'Justified': The Best and Worst Of 'The Kids Aren't Alright'
Yesterday, the depressing yet predictable news that Justified would end in its sixth season was released. Although it’ll be sad to see this amazing show, filled with some of the most redeemable, charming characters in television history, go, it’ll be interesting to watch the trajectory of this season to see where the show will be heading in its final season. Will Raylan and Boyd have a show-down that will head towards them being major adversaries next year? Is a major event going to change Raylan’s outlook on the law and his place within it?
Everything that happens this season will point towards how the show will end, so it’s bound to be a fun ride. Tonight’s episode is the first where I’ll be looking for those sorts of clues. Hopefully it will make for a more enjoyable viewing experience.
Now for the best and worst moments of “The Kids Aren’t All Right”
Best: Raylan and Loretta
The relationship between Raylan and wayward child Loretta has always been one of the best in Justified. In season two, he was a good influence in her life when she was surrounded by child molesters, drug dealers, and bad parental figures. Since her father was murdered by the Bennets and her wannabe family ended up being the culprits, Loretta has spent time in foster care building her connections in the small time drug world. Raylan pops up in her life every once in a while to point out that she’s messing up her life, but not long enough to actually make a difference. Their dynamic has always been sweet, showing the best side of Raylan.
That’s why it’s so cute that she called for Raylan when she was arrested for selling pot to a cop’s son, telling the police that he was practically her stepdad. Maybe she was simply setting him up to take care of her crazy, angry drug dealer problem. Or maybe she just needed a few words of advice from the only person who makes her feel like she’s worth anything. Either way it was nice to see the two together again.
The best part was when Raylan told Loretta a story about getting arrested when he was about her age. His friend was bailed out by his parents in no time, while his father left him to stew in lockup overnight. Raylan does the same for Loretta, not letting her off the hook for her crimes. In a way, Raylan is acknowledging that his father may have actually done him some good in his life, influencing the path he eventually took. By leaving Loretta locked up, he may be pushing her towards the same realizations he probably had when he was younger. Raylan is acting like a better father to Loretta than he does to his own daughter.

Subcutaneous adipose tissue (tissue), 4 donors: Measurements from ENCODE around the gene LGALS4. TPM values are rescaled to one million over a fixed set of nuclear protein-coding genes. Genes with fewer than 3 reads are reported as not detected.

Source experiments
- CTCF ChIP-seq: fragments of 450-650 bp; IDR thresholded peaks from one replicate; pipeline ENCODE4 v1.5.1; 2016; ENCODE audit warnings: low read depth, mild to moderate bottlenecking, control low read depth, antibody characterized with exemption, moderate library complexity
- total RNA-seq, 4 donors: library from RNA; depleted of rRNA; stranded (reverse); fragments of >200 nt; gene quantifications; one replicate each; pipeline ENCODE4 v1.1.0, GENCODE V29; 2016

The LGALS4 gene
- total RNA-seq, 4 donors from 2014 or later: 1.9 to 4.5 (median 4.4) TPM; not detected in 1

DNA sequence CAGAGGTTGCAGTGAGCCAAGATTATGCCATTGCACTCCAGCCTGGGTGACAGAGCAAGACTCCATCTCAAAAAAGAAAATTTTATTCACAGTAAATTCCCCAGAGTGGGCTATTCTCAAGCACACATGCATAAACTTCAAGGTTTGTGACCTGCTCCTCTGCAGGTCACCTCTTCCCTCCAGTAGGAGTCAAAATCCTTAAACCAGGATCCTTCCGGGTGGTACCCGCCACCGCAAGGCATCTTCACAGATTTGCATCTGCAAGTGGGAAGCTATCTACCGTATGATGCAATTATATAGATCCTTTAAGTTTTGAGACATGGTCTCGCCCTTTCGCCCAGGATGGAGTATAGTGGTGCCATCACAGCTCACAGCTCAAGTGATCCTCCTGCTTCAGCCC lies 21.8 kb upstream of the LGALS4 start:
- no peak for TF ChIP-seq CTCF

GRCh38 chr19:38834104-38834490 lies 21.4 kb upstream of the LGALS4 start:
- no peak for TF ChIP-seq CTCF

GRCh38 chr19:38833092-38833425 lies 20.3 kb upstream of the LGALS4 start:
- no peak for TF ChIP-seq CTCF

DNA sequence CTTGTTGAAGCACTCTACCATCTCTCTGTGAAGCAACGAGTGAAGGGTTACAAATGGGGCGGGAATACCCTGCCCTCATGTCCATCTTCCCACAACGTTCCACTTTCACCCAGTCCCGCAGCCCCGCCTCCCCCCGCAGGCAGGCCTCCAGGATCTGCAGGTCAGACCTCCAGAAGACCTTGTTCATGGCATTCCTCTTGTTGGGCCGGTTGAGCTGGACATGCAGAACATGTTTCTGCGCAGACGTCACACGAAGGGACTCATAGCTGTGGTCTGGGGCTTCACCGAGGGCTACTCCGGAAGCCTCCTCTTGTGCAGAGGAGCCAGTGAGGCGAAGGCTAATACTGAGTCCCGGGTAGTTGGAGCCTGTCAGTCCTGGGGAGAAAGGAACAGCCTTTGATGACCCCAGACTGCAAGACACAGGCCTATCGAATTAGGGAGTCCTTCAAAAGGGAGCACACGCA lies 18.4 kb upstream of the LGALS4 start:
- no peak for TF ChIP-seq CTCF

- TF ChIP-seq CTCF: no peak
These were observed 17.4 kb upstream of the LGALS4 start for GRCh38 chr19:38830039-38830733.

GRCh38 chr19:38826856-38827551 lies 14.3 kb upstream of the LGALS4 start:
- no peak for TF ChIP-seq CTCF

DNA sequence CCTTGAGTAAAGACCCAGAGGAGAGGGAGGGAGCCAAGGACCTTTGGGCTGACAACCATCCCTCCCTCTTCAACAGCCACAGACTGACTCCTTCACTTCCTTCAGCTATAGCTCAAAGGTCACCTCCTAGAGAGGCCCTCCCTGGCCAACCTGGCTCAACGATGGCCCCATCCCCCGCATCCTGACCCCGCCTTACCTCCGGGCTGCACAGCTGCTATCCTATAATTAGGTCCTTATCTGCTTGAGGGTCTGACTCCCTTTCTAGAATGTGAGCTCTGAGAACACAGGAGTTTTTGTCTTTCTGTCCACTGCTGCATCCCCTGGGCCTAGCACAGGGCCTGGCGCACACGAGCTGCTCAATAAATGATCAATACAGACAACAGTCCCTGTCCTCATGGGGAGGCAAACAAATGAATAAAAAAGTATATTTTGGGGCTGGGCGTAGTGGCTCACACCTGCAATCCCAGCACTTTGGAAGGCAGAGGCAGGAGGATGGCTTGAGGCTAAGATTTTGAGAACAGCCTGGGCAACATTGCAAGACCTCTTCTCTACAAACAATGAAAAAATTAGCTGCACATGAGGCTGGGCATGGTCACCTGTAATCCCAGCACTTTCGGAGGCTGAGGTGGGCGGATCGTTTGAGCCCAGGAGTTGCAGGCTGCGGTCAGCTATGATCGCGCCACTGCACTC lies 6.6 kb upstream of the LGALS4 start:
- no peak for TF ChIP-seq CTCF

Worst: Boyd and Mara Paxton
In her small amount of screen time, Mara, the Russian wife of the still-living Lee Paxton, has made a good impression. There is something interesting about her, whether its her ambivalence towards her boring husband or her street smarts. I like that she doesn’t cower afraid of Boyd and Deputy Nick Mooney and just give them what they want. What I don’t like is the direction it may be heading between her and Boyd.
First Boyd mentioned he found her attractive. Then he seemed to begrudgingly respect the way she was shaking him down for money. I really want the show to explore Boyd’s short attention span towards the things he puts his whole heart into. He abandoned his ministry, his preachy racism, and his limited straight and narrow path. Will he end up dropping Ava just as fast? If so, hopefully its due to his ambition (and his connection to Wynn Duffy, Detroit, and now Canada could point toward that) not lust for Mara.
Best: Sammy Tonin Fallout
Last week I bemoaned the fact that a dozen characters were introduced while established characters got a bullet. Sammy Tonin, the son of Theo Tonin, was one of the victims of the character annihilation. In the previous season, Tonin got rid of Nicky Augustine for Raylan, as he was threatening to kill his family. (No great loss.) Now it looks like Tonin’s death may actually have consequences for Raylan and be that great foreshadowing to the final season I was discussing earlier. If Art finds out that Raylan facilitated Augustine’s death, he won’t ever trust him again, let alone allow him to stay a Marshall. Tonin’s death may be the beginning of the end of Raylan’s career.
Worst: Only a Sliver of Rachel and Tim
We only got one scene of the underused Marshalls. The episode could have used a lot more of them sassing Raylan for his poor life and career choices and a lot less of random drug dealers shooting random druggies with BB guns.
Best: Raylan Talks About His Past
Raylan’s history has always been fascinating. He grew up in an abusive home, surrounded by crime, yet grew up to be a lawman. Tonight Raylan discussed his past twice. First, he shared with Loretta his father’s wonderful parenting skills. Later he told the story of watching people he knew get shot, which lead him to learning to use a gun long before joining the Marshall service. Raylan’s likely been thinking more about his childhood ever since his own child was born.
Worst: Social Worker Alison
Unless Alison ends up being a secret criminal, her addition on the show feels like treading water. Raylan doesn’t really need a love interest because it’s not that kind of show. His on and off relationship with Winona made sense because it helped show what sort of person Raylan is while the show was still trying to establish his character for the audience. I doubt the audience is waiting on baited breath to see if Alison (played by Amy Smart) will finally give into Raylan’s charms. And if she’s being introduced to die, that’s as far from desirable as possible. However, if her continued presence on the show meant more Loretta, I’d be all for it.